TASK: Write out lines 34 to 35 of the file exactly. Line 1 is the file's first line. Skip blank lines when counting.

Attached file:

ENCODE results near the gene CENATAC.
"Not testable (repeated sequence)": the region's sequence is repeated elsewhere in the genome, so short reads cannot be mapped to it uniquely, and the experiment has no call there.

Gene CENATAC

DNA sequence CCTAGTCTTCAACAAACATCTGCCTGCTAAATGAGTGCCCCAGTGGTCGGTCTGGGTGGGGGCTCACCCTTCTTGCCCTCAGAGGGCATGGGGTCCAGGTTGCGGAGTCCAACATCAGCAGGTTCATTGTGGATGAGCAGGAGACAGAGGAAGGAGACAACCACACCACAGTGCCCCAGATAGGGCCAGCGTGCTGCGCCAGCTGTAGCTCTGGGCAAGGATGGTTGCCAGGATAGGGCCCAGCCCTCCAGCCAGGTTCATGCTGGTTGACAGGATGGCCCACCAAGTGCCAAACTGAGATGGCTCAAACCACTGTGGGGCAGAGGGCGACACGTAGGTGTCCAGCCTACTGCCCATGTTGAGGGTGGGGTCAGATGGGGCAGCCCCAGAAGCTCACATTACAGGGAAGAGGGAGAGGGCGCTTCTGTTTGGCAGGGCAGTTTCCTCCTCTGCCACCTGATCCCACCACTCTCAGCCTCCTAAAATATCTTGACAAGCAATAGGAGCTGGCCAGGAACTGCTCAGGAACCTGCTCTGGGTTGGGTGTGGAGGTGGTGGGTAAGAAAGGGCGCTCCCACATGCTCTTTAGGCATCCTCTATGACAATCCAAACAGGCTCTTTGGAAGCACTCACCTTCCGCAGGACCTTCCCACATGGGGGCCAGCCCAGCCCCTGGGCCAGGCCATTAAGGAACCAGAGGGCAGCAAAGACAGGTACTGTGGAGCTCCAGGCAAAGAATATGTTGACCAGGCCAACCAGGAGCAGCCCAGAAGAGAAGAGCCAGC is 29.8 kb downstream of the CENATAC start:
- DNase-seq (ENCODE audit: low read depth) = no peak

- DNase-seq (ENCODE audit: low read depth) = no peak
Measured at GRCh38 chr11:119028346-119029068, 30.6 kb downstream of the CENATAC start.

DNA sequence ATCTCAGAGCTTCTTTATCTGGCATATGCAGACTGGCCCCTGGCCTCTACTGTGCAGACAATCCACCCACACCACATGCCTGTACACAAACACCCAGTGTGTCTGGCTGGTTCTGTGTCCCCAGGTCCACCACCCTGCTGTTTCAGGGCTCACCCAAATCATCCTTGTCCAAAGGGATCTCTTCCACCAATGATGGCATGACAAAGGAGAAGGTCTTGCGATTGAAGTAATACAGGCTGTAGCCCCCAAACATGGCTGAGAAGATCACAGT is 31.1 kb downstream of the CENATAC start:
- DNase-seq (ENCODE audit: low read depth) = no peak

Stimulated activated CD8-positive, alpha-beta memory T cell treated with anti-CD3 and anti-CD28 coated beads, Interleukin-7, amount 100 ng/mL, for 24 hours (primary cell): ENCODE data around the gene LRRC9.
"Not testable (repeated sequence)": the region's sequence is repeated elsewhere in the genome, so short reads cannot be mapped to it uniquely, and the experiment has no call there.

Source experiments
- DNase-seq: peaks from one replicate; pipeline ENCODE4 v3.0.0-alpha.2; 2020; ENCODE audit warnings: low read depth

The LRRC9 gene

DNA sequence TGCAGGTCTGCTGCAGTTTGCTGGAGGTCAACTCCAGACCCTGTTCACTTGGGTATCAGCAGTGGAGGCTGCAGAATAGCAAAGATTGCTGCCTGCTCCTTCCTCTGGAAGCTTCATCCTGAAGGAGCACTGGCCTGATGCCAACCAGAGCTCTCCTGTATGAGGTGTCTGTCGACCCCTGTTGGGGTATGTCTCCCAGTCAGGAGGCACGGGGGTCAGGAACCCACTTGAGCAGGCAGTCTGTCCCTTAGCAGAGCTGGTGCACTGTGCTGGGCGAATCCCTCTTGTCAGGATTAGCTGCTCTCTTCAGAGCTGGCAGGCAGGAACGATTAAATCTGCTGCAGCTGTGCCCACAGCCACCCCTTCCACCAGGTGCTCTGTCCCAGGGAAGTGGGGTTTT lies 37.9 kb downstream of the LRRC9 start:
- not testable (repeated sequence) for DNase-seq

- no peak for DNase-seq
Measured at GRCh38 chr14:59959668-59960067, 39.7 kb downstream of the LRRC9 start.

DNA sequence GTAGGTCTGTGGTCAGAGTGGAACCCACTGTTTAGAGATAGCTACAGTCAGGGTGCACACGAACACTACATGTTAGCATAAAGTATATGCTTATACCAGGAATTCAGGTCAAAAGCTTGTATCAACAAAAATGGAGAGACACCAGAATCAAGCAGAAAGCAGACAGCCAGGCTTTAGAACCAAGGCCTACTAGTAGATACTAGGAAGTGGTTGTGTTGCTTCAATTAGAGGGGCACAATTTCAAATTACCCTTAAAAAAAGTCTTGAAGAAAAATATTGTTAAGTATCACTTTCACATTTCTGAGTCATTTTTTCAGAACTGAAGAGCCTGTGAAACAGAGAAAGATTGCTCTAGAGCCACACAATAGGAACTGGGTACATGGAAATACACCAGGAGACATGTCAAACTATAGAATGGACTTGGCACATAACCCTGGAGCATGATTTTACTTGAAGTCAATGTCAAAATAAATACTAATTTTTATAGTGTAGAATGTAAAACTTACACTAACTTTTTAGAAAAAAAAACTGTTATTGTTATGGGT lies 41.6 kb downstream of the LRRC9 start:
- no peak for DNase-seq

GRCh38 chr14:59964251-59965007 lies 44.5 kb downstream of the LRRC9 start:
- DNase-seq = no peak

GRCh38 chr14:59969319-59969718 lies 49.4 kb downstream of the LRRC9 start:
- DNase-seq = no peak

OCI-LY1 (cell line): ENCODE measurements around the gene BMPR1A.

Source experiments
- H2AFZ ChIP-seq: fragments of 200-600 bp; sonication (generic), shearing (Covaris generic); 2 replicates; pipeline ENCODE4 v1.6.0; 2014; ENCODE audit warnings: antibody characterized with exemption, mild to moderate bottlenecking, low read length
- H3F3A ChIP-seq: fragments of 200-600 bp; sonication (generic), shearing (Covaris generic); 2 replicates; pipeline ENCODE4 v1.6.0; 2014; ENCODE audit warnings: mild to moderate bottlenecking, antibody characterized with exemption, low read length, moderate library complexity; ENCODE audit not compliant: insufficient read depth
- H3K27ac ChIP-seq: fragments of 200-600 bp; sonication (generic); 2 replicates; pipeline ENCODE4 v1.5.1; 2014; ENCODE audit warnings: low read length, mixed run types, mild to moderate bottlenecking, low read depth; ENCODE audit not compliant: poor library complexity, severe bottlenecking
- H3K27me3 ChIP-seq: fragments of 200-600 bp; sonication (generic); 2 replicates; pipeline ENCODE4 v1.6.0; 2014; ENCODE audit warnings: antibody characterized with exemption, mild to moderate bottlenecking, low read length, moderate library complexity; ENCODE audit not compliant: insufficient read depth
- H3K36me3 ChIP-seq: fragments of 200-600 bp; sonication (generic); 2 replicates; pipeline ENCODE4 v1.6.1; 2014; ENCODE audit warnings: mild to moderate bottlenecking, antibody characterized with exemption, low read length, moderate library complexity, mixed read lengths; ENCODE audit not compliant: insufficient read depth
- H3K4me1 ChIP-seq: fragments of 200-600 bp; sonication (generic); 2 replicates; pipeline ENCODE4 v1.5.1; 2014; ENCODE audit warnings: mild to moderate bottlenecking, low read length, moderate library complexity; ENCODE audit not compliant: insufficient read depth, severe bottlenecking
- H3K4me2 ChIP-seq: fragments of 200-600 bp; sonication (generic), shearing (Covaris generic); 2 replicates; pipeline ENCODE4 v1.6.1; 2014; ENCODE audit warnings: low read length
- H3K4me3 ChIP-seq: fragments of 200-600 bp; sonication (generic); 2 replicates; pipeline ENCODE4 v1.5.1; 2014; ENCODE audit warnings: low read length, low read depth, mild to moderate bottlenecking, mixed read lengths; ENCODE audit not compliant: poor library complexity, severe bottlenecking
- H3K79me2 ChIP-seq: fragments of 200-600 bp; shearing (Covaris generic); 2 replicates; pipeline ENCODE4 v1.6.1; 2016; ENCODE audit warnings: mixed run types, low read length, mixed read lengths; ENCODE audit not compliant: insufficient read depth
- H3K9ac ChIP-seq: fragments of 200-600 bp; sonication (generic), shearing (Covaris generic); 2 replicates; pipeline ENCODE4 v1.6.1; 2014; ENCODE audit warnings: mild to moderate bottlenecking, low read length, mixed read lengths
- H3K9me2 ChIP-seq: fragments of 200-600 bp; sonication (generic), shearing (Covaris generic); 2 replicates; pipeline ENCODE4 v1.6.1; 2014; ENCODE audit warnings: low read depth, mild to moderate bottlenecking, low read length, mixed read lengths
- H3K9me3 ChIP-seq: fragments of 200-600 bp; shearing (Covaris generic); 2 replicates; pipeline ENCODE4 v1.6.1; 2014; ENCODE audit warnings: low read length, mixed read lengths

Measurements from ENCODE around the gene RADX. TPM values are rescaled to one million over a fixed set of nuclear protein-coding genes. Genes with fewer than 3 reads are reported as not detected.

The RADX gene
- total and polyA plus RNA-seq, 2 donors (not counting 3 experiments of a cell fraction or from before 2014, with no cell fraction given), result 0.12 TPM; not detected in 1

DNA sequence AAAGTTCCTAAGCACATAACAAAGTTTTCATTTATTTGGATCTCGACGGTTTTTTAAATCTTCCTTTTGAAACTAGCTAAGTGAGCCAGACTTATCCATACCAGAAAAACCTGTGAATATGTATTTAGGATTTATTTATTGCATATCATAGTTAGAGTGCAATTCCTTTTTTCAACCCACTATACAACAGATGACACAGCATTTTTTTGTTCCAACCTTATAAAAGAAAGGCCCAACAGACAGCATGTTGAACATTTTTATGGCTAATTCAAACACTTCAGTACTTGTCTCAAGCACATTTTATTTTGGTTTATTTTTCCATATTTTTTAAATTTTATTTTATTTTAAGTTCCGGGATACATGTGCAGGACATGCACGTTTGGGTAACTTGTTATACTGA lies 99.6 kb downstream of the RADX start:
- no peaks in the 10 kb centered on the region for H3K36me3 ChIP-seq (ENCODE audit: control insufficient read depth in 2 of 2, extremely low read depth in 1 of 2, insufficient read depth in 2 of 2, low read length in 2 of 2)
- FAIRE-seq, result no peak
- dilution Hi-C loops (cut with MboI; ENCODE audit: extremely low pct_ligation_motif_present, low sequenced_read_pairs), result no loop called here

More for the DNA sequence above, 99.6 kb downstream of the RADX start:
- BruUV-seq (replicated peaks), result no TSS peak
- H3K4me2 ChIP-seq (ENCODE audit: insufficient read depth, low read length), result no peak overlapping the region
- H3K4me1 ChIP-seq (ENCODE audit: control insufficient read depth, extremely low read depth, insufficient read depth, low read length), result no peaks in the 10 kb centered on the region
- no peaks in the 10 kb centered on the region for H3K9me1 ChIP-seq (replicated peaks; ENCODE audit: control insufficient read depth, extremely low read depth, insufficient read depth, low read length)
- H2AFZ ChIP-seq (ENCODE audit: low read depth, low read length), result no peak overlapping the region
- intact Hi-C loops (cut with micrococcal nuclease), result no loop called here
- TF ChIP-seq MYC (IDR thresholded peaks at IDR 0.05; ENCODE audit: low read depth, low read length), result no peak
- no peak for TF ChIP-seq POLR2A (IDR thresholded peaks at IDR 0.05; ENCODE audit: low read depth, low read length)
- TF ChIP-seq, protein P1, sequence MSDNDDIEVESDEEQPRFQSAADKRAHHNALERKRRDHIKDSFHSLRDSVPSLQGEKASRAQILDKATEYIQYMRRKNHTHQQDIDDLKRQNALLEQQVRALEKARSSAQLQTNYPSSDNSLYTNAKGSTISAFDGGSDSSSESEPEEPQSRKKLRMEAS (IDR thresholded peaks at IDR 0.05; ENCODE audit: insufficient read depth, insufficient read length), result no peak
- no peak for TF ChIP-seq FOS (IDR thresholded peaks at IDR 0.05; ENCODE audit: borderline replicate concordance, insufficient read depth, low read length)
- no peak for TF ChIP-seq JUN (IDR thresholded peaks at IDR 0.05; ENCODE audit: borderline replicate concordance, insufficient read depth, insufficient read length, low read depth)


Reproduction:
- H3K4me3 ChIP-seq: fragments of 200-600 bp; sonication (generic); 2 replicates; pipeline ENCODE4 v1.5.1; 2014; ENCODE audit warnings: low read length, low read depth, mild to moderate bottlenecking, mixed read lengths; ENCODE audit not compliant: poor library complexity, severe bottlenecking
- H3K79me2 ChIP-seq: fragments of 200-600 bp; shearing (Covaris generic); 2 replicates; pipeline ENCODE4 v1.6.1; 2016; ENCODE audit warnings: mixed run types, low read length, mixed read lengths; ENCODE audit not compliant: insufficient read depth